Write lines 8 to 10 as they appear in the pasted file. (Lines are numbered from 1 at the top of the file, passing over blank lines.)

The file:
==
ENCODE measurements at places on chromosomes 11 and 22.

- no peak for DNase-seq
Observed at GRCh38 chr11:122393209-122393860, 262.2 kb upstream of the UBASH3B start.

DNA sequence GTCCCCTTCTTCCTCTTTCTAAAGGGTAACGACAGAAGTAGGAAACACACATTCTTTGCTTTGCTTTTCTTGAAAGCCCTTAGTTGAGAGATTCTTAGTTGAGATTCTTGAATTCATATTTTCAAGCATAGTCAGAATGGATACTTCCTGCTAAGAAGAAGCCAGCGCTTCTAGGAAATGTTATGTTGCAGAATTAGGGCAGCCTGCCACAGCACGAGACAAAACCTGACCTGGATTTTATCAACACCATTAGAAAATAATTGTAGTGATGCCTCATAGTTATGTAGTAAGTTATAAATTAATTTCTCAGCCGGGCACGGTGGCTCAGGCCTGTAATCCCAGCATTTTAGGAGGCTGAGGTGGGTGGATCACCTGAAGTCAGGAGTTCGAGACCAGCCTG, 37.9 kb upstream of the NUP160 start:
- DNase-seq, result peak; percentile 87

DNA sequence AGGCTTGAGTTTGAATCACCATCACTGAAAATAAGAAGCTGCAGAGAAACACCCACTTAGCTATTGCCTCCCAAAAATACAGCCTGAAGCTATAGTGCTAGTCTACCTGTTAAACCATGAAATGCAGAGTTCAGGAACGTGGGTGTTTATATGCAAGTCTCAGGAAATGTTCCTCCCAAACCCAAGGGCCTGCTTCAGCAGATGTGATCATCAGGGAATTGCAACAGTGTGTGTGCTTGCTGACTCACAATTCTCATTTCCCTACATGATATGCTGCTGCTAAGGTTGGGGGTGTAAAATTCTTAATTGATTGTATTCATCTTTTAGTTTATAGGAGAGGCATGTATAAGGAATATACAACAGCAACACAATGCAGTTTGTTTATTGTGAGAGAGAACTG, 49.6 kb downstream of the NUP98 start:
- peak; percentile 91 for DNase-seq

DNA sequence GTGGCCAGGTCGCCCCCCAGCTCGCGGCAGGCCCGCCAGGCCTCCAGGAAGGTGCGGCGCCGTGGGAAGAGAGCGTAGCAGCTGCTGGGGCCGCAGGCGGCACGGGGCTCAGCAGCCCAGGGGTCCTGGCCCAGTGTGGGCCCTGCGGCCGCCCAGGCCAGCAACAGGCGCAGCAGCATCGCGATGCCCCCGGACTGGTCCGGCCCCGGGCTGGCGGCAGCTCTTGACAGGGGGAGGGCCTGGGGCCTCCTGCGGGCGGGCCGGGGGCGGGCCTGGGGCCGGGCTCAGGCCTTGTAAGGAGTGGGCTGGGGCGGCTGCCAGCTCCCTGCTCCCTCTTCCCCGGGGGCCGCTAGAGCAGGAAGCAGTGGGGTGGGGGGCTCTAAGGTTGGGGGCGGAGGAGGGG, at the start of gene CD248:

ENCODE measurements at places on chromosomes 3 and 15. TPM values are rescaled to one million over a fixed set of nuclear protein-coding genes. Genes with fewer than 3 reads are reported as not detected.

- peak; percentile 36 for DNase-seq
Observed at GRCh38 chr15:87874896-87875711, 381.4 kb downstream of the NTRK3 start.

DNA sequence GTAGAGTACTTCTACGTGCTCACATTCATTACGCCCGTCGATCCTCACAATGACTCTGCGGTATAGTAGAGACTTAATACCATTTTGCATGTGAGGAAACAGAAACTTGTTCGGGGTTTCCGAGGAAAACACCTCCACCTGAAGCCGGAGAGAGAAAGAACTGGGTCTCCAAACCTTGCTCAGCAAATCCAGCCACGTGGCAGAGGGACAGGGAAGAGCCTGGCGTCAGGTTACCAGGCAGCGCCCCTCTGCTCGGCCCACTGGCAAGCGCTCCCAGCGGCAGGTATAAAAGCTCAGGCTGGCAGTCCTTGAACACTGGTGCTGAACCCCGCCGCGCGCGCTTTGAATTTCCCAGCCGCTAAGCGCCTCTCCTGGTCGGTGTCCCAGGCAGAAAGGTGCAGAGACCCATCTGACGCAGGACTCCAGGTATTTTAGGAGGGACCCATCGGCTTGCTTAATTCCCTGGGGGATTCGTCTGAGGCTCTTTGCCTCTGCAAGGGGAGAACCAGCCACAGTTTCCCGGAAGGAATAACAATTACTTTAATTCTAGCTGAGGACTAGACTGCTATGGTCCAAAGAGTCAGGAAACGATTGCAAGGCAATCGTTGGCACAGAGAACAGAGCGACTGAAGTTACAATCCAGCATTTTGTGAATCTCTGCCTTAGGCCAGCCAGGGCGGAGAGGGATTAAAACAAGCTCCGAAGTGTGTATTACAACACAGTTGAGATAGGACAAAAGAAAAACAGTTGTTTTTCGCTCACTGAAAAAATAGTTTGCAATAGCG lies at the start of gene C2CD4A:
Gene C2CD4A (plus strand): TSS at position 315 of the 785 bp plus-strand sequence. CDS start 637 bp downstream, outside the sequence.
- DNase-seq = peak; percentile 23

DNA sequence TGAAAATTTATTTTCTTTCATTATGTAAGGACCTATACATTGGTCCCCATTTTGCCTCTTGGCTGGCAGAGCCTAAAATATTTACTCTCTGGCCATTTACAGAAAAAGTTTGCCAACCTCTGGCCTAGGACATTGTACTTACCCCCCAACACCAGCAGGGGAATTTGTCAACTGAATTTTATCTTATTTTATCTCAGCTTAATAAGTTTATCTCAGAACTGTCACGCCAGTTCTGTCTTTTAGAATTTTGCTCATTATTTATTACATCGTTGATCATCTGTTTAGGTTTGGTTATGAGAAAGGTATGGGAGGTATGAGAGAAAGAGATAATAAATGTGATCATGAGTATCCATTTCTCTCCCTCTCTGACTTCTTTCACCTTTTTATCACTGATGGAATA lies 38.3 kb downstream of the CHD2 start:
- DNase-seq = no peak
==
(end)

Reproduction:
DNA sequence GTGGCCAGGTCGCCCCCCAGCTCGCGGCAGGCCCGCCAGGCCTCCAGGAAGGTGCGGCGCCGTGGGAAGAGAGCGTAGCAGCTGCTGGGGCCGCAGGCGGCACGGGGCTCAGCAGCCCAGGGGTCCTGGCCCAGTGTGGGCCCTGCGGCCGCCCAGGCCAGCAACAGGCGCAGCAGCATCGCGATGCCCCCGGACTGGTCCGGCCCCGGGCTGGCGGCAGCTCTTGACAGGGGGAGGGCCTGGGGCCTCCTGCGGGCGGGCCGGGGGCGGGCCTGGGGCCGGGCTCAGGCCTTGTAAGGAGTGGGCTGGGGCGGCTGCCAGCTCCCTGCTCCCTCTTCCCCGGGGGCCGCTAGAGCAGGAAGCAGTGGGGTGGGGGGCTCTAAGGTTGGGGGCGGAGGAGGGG, at the start of gene CD248:

ENCODE measurements at places on chromosomes 3 and 15. TPM values are rescaled to one million over a fixed set of nuclear protein-coding genes. Genes with fewer than 3 reads are reported as not detected.

- peak; percentile 36 for DNase-seq